Harry Marx sat at the foot of the stairs as drunk as he’d been in a while. Drunk enough to be there, drunk enough to have agreed, drunk enough to be led here to the bottom of Tom’s staircase at midnight, led here by the pair of damp knickers that still sat in his jacket pocket, scrunched and fragrant and feeding the coals of his banked-up lust. Lust for Felicity, his boss’s wife.
This had been building for a while. In the kitchen, Felicity held a full glass of water and leaned against the cool edge of the sink, feeling the countertop bite into her belly, the sharp edges hard against the crests of her pelvis. She looked at her reflection in the window and drained the glass. Tom had been away for most of the month, and Felicity had been very good. She’d stuck with her toys and her own fast fingers, stuck with strangled conversations mobile to mobile, the thing nestled in her pillows while she tugged and thrust and shared her needs with her absent, similarly gasping husband.
Tom, you terrible slut, she thought. I was a good girl once, but then you told me that I needn’t be. Felicity remembered Tom watching her watching Harry at the beach. That dumb summer barbecue, enlivened by Harry’s trunks. She’d been letting her idle mind – a little buzzed by cheap prosecco – drift over Harry’s tan torso under his Tommy Bahama shirt, and had felt her mouth open slightly when she noticed the length of him, the easy movement of his half-curled cock in sea-damp black. She wanted suddenly to be in the surf with him, naked as a seal. And then Tom laughed in her ear and said:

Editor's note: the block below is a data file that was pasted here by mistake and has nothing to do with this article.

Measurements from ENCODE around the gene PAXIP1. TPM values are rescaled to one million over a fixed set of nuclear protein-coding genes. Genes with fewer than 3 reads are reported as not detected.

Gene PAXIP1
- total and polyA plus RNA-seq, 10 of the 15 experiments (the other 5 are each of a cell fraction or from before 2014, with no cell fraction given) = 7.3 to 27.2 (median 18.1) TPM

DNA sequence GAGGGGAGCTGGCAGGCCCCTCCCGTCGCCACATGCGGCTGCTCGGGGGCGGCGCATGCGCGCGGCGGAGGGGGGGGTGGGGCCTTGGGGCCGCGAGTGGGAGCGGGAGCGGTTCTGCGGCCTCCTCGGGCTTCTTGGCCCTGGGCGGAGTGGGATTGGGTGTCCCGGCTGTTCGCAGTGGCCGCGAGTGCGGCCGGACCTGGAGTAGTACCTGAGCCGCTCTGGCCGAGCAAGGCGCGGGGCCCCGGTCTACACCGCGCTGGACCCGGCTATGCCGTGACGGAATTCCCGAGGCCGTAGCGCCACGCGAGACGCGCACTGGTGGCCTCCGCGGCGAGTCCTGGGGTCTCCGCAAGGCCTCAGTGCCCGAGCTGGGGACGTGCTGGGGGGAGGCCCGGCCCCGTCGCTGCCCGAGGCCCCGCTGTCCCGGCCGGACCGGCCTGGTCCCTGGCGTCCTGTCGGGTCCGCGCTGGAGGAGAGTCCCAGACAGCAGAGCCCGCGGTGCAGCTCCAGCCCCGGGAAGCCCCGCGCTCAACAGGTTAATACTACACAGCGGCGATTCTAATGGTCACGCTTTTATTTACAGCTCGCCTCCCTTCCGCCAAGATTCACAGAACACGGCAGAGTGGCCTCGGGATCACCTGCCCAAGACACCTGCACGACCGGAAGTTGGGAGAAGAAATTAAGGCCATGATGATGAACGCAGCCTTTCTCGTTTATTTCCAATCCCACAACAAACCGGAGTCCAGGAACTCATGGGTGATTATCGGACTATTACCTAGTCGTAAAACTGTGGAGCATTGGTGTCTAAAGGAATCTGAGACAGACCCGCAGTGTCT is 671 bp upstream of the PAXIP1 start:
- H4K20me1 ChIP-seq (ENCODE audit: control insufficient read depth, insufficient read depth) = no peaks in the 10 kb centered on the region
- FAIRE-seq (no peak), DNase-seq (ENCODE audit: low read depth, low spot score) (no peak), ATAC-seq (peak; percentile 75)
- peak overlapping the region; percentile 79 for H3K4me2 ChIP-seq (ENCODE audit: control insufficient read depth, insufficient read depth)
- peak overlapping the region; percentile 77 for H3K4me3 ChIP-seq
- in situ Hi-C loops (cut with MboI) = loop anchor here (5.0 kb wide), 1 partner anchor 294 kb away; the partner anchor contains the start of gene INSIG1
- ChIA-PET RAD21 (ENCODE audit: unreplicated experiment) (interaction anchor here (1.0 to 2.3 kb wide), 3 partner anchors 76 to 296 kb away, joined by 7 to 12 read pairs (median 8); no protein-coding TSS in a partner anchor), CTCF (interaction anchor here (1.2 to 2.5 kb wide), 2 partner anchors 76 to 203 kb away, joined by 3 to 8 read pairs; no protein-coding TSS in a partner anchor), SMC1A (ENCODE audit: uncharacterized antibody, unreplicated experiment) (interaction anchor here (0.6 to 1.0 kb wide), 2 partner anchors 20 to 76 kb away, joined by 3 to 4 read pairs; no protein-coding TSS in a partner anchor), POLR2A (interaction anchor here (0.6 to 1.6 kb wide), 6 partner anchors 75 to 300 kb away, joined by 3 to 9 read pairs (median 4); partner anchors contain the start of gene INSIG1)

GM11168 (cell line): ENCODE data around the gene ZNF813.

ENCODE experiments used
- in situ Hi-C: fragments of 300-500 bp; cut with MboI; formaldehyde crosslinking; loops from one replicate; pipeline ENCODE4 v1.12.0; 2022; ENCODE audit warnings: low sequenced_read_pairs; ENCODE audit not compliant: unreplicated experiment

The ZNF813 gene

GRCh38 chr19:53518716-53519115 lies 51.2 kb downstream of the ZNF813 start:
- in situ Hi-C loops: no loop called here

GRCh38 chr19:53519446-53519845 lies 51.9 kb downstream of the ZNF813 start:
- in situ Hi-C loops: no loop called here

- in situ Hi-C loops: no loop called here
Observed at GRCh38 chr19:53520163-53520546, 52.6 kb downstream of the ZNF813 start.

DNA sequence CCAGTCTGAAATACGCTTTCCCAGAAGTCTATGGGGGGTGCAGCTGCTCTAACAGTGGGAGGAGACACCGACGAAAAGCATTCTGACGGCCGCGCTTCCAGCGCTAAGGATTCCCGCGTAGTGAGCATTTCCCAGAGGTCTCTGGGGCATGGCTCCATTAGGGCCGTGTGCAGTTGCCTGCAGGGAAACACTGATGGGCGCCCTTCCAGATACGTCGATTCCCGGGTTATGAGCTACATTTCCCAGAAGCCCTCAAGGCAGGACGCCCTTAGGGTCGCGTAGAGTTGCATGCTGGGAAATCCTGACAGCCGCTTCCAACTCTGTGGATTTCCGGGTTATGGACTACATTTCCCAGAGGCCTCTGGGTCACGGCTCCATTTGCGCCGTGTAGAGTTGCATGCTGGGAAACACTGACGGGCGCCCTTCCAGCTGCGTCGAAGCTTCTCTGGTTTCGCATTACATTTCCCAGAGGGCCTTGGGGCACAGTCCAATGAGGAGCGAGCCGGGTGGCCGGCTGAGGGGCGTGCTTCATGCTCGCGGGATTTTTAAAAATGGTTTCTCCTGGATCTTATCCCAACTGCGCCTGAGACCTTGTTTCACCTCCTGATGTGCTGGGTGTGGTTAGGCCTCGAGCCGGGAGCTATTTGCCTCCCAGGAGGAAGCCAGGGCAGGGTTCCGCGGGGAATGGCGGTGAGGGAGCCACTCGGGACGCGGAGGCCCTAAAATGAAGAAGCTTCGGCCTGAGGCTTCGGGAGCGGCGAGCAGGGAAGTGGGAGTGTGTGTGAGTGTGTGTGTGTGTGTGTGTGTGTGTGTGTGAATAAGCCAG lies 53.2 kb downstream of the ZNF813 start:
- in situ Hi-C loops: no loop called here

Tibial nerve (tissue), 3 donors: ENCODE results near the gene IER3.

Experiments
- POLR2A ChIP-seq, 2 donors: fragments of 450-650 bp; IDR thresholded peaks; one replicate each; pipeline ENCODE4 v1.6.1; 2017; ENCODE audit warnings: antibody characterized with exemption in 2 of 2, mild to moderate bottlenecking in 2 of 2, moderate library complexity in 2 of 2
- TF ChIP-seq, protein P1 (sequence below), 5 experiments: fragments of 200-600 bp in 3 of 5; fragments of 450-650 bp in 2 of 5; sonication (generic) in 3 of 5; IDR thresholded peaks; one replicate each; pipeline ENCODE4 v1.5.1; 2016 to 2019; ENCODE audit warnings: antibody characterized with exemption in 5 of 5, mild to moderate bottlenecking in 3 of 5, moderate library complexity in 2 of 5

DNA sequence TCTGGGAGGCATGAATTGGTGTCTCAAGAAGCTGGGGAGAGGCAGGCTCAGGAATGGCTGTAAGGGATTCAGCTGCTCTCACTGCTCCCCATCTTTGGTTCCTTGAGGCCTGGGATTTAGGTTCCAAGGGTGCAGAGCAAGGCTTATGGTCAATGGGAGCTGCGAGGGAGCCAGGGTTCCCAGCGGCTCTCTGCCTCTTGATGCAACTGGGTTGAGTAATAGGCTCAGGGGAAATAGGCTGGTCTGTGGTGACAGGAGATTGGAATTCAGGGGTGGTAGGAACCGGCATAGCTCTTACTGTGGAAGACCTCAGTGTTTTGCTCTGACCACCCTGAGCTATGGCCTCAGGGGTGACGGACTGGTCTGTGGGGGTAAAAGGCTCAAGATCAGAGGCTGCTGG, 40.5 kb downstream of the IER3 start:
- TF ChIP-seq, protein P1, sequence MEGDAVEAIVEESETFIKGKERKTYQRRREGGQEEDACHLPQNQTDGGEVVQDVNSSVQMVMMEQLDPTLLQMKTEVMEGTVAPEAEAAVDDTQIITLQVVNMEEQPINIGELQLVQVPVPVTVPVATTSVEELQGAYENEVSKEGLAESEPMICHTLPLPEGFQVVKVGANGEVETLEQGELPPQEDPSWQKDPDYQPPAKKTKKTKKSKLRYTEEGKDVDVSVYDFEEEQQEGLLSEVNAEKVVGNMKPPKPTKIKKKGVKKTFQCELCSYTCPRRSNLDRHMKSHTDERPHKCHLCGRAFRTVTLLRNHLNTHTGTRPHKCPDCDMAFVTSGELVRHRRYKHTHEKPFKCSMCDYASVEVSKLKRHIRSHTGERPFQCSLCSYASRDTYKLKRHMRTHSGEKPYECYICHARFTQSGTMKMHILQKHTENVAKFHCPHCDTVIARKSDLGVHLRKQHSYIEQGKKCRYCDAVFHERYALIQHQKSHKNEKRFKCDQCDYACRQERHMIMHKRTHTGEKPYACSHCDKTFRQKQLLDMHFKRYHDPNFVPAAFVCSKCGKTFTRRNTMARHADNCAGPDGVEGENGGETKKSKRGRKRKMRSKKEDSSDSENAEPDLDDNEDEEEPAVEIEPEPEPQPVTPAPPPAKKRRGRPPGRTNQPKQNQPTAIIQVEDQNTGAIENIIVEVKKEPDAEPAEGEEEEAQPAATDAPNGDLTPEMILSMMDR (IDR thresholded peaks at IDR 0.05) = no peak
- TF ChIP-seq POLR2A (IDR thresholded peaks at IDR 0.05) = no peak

“Quite something isn’t he?”
For half a year or more, Harry had been in their bed. It was Tom, at first. The whispered fantasies. Harry’s hands under her dress, tracing her outlines through a whisper of tights. Her hands in his flies in a stock cupboard. Harry’s cock in her mouth, Harry’s come spilling down her shaking legs. At a wedding, they went to, after hours at a conference, on the back stairs at work. She had to admit they weren’t far from her own. And then last month the invite had landed. A weighty old-school thing on glossy card stock. The 150th anniversary of Gallowglass & Rudd. Dinner at Aubrey’s with dancing to follow. Tom couldn’t go – off to Berlin – but everyone else would be there for sure. Tom had scribbled on the back of it as he left. “Now’s your chance.” Yes, this had been building for a while.
Felicity looked at her phone. At the several queries from Tom. She could hear the increasing poutiness in......to read the rest of this story please login or register to read the full story free.
Read all about the wonderful author: E T Costello